A new era was ushered in, however, in 1 895-1 898, when the rich treasures of manuscripts and documents, stored in the archives of the Reformed Church of Holland, were discovered and made accessible to American students. It was in this connection that the writer first became inter-ested in Reformed Church history. In the summer of 1897, his friend and colleague, the Rev. Dr. James I. Good, asked him to go to Holland, in order to copy and photograph the records which had been found. He car-ried out this commission in the summers of 1897 and 1898, with the result that, on the basis of the newly found docu-ments, the history of the Reformed Church in the United States could be entirely rewritten. This was done by Dr. Good in his important book “History of the Reformed Church in the United States, 1725-1792,” Reading, 1899.
The writer himself had the privilege of translating and editing two volumes of documents, in 1903 the “Minutes and Letters of the Coetus of Pennsylvania,” and in 19 16 the “Life and Letters of the Rev. John Philip Boehm.” They have placed German Reformed Church History in America upon a safe foundation.
But there are other sources of Reformed history which ought to be made accessible to students. By no means the least important of them are the church records of the oldest Reformed congregations. This volume may be re-garded as a contribution to that subject. These church records have long been an object of serious study by the writer. Even before the year 1900 he had copied the first volume of the Goshenhoppen records. It was published in 1900 in Mr. Dotterer’s ” Perkiomen Region,” volume III, and later, with notes, in the American Monthly Maga-zine of the Society of the Daughters of the American Revolution, Vol. XLII, 19 13. It is now republished, with some corrections, together with the other volumes of church records, which, when combined and correctly inter-preted, tell the story of the Goshenhoppen Charge. It is such a complicated story, that the records by themselves were insufficient to unravel the various difficulties and per-plexities. They became intelligible only when studied in the light of all the evidence which had become available in Europe and America. In the history of the Goshenhop-pen churches the writer has made use of all the documents which have come to light, with the result that he has been able to piece together a fairly complete and well-authenti-cated history. The manuscript was prepared in 19 14, hence many letters of Boehm are quoted more at length than they would have been if written after the appearance of Boehm’s letters in 19 16.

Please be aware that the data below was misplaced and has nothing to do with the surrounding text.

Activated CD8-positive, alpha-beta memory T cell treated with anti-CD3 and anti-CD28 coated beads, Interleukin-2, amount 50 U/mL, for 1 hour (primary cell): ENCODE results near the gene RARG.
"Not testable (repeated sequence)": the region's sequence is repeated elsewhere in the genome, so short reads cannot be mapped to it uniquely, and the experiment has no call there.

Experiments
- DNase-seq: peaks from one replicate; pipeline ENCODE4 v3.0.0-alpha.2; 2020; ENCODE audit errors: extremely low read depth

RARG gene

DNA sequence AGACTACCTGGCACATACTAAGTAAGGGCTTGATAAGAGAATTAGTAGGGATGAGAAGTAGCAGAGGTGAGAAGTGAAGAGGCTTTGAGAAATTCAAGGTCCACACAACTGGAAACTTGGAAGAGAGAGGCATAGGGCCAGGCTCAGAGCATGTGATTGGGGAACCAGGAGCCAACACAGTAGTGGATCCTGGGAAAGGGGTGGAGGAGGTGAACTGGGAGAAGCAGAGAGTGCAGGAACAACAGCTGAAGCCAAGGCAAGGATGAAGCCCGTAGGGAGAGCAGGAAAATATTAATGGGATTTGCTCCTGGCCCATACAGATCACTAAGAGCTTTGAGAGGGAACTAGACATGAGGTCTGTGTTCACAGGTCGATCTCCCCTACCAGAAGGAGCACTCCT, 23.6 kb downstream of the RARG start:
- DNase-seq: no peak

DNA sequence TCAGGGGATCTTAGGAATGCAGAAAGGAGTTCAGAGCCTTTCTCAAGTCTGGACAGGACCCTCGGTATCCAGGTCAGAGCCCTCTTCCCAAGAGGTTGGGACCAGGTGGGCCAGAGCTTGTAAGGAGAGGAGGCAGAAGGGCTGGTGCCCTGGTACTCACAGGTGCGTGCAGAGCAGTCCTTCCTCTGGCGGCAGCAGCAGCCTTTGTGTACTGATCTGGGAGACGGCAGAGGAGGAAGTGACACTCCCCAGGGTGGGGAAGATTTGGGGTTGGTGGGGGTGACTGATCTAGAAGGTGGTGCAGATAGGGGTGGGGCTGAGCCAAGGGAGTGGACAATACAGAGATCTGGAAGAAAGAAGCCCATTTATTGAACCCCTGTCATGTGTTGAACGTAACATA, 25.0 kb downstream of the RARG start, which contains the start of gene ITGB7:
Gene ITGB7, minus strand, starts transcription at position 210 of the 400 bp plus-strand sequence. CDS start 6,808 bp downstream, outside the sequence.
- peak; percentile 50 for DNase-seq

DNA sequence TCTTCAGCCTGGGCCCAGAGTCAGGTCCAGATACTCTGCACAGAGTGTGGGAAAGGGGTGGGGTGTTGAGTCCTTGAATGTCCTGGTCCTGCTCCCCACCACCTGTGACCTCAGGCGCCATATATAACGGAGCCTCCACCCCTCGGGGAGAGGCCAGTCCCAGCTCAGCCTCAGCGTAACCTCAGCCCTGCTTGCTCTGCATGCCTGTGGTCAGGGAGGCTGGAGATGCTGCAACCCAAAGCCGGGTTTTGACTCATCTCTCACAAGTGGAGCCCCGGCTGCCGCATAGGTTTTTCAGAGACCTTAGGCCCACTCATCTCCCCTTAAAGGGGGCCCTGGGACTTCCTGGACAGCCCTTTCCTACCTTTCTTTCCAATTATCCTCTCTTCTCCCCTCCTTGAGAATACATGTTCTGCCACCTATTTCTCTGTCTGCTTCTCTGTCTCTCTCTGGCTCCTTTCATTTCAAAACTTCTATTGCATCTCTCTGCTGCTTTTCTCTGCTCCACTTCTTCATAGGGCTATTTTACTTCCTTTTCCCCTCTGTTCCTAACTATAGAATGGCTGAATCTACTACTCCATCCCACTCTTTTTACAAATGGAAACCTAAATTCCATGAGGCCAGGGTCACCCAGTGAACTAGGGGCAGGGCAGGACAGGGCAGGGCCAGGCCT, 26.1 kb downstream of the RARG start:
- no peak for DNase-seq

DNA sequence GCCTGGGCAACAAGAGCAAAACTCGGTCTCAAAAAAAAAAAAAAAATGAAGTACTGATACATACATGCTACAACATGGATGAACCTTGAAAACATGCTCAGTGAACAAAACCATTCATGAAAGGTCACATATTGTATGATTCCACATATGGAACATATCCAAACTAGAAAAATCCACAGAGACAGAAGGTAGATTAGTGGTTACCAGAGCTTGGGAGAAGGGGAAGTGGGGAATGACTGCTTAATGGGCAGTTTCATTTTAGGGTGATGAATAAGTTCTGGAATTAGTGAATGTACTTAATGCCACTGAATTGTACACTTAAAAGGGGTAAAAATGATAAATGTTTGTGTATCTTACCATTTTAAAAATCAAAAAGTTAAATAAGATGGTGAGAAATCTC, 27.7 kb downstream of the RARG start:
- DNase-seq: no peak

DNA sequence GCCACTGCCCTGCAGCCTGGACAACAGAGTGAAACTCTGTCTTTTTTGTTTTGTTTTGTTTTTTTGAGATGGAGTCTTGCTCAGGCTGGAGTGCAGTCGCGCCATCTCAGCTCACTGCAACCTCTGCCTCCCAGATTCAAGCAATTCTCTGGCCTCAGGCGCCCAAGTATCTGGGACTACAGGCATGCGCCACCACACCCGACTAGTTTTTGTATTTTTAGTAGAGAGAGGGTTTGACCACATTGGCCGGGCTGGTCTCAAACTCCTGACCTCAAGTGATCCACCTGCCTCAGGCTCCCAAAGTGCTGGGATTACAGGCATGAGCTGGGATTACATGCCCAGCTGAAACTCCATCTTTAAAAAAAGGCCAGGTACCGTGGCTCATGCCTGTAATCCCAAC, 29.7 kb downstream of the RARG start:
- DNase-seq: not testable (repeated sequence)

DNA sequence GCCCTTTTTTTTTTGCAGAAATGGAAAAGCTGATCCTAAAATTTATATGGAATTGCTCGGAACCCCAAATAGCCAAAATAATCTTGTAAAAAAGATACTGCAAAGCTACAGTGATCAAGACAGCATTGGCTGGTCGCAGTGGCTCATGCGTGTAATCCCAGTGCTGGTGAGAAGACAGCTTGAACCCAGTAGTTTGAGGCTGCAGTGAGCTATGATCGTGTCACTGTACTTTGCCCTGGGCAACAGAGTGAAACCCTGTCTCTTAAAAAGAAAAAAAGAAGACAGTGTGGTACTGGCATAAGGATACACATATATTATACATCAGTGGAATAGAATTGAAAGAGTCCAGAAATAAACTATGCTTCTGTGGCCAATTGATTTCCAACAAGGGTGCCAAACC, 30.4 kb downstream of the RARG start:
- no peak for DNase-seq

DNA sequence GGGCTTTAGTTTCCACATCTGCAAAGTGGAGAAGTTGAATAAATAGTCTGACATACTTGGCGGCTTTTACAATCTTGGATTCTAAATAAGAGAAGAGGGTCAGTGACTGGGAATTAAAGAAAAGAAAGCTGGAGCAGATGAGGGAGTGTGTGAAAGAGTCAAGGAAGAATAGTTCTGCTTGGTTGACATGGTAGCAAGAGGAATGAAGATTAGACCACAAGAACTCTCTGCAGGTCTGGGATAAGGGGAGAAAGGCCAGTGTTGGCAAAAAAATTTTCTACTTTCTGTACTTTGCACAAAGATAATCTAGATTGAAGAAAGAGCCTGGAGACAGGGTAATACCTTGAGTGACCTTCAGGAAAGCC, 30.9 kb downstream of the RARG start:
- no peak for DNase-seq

There only remains for the writer the pleasant duty to express his deep obligation to the pastors of the churches whose records are published in this volume. They placed most readily and gladly all their records and other his-torical documents at his disposal. They answered letters and sent photographs, most of which could unfortunately not be utilized, because of the high cost of engraving at the present time. The completeness of the book owes much to their kind cooperation. The writer is under spe-cial obligation to his dear friend, the Rev. John B. Stoudt, who first encouraged him to undertake the writing of this history, and then gave his most loyal assistance in every difficulty that arose. To him the book is most fittingly dedicated as a token of the author’s indebtedness and appreciation.
Notes About the Book
- no. 43 of 230 autograph copies